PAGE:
Second, there is concern that a successful action by the EU Parliament against the conclusions might negatively affect the Regulation itself, by even going as far as invalidating it. This concern is legally unsubstantiated. Should the Court find the action for annulment well-founded, it would merely acknowledge – under Article 264 TFEU – the breaches of the abovementioned principles by the EUCO, without necessarily affecting the lawfulness of the Regulation – which is set to become the object of another, autonomous case. Under Article 266 TFEU, the institution whose act has been declared void is required to take the necessary measure to comply with the judgment of the Court, notably by eradicating the consequences of the relevant act that are affected by the illegalities found. It’s not to the Court to determine the measures through which the defendant institution has to execute the judgement, but – in these circumstances – the EU Council itself.
Another interrelated concern, clearly expressed by Lara Wolter’s recommendations to her colleagues within JURI, is that the EU Parliament’s legal action against the Council’s conclusions might intersect with the parallel action for annulment that Hungary and Poland are set to lodge with the ECJ in March. According to this argument, having the Parliament challenging the EUCO conclusions while defending the validity of the Regulation would amount to a ‘balancing act’ for the Parliament. Yet, these would have been two different legal proceedings, each of which would have been directed to two different legal acts, driven by different grounds for annulment and whose effects would have not transcended each case. As illustrated above, a successful case by the Parliament against the Council conclusions would have not affected the Regulation, and a fortiori they would have not entailed the nullity of the Regulation. To the contrary, a successful challenge by the Parliament would have enabled the Court to neutralize the EUCO conclusions, thus saving the Regulation as agreed by the co-legislators and the integrity of the EU legal order.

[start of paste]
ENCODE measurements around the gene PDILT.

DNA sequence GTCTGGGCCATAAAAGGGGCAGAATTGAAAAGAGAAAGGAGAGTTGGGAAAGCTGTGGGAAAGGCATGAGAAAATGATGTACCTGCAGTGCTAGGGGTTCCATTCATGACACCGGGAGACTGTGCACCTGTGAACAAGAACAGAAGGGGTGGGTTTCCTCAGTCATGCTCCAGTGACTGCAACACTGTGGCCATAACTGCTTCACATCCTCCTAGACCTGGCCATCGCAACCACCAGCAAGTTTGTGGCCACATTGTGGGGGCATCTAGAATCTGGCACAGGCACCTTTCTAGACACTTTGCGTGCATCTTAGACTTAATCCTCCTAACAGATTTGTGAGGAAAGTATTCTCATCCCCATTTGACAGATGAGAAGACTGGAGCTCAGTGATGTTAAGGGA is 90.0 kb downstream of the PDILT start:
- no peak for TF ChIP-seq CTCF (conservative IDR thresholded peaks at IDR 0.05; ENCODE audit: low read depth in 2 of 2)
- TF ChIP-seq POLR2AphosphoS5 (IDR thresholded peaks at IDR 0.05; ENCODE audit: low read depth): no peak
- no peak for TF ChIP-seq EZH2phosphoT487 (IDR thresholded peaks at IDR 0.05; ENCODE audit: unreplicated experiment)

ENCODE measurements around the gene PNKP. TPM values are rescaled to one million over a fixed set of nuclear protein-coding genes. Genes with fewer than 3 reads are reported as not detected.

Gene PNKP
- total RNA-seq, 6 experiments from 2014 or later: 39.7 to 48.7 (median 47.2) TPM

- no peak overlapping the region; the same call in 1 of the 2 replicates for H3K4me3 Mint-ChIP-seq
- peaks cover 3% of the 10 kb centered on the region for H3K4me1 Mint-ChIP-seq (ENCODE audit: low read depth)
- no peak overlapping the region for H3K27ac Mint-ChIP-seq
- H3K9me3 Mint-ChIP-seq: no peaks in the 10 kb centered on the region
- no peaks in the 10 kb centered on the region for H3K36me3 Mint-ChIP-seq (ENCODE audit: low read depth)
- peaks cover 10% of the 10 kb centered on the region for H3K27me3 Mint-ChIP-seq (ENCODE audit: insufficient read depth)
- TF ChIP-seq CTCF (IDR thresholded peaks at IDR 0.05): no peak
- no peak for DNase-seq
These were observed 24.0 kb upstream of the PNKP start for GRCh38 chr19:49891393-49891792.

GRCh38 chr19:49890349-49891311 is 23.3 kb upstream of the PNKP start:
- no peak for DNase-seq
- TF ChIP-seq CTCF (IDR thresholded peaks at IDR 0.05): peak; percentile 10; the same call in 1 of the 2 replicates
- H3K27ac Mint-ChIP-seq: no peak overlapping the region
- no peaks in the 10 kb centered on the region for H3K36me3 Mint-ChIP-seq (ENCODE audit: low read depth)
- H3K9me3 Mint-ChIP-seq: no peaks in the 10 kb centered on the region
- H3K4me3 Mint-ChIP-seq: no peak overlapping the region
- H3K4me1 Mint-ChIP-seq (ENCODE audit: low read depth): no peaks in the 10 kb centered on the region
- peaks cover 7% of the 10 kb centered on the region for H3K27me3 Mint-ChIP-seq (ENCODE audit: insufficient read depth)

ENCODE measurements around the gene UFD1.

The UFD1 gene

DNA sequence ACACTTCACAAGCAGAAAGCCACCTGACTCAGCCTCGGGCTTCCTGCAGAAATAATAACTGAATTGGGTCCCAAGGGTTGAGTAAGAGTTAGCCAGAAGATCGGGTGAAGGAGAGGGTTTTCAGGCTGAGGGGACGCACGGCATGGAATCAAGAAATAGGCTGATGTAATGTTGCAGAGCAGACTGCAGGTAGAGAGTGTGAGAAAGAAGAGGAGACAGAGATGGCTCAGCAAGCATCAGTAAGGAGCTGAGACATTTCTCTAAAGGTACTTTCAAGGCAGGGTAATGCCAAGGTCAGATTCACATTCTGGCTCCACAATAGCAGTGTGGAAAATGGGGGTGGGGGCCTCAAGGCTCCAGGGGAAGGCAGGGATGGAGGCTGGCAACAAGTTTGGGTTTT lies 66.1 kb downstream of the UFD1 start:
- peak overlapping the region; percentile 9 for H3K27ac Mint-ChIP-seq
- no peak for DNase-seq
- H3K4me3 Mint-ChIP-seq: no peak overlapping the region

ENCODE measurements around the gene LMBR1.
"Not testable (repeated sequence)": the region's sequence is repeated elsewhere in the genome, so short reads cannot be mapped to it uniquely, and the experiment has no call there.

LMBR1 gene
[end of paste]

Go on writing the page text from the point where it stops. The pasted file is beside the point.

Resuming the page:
The last assumption, this time of a purely political nature, is that should the Parliament had challenged the EUCO conclusions with the ratification of the own resources decisions still pending in most of the EU member states, this might have emboldened Hungary and Poland to slow down, boycott or even veto such a ratification, thus hijacking the NextGenerationEU programme across the Union.
While this last argument has probably carried more weight than the legal considerations debated above, it is unfortunate that the EU Parliament had irreversibly accepted – being poorly advised by its own legal services – to trade the respect of the rule of law away for political convenience. It is particularly telling that this argument was enough to frighten the very same MEPs who have been elected and – by sitting within the JURI committee – are tasked to defend the Parliaments’ prerogatives and, more broadly, uphold the rule of law across the Union. Who would like to be blamed by one’s electors for delaying the disbursement of NextGenerationEU?
At a time in which the European Parliament remains the sole defender of the rule of law – within its limited competences –, its deliberate inaction in this instance is both self-defeating and precedent-setting. This does not only go to the detriment of the Parliament’s institutional place, but also of the Union’s credibility – and therefore ability – in defending the respect of the rule of law across and within the European Union. As discussed elsewhere, this self-inflicted, complacent erosion of the rule of law is inevitably set to affect the EU’s ambition to self-sufficiency and its strategically autonomous future.
The last hope is that the Court of Justice might – in the framework of the imminent Hungarian-Polish action for annulment against the RoL Regulation – be given the opportunity to assess the legal nature and effects of the conclusions as atypical acts, so as to clarify, possibly rectify, the damage caused by the December’s Conclusions. It is no mystery that, in Kirchberg, this case has been long-awaited for.
This version of this article has been slightly redacted.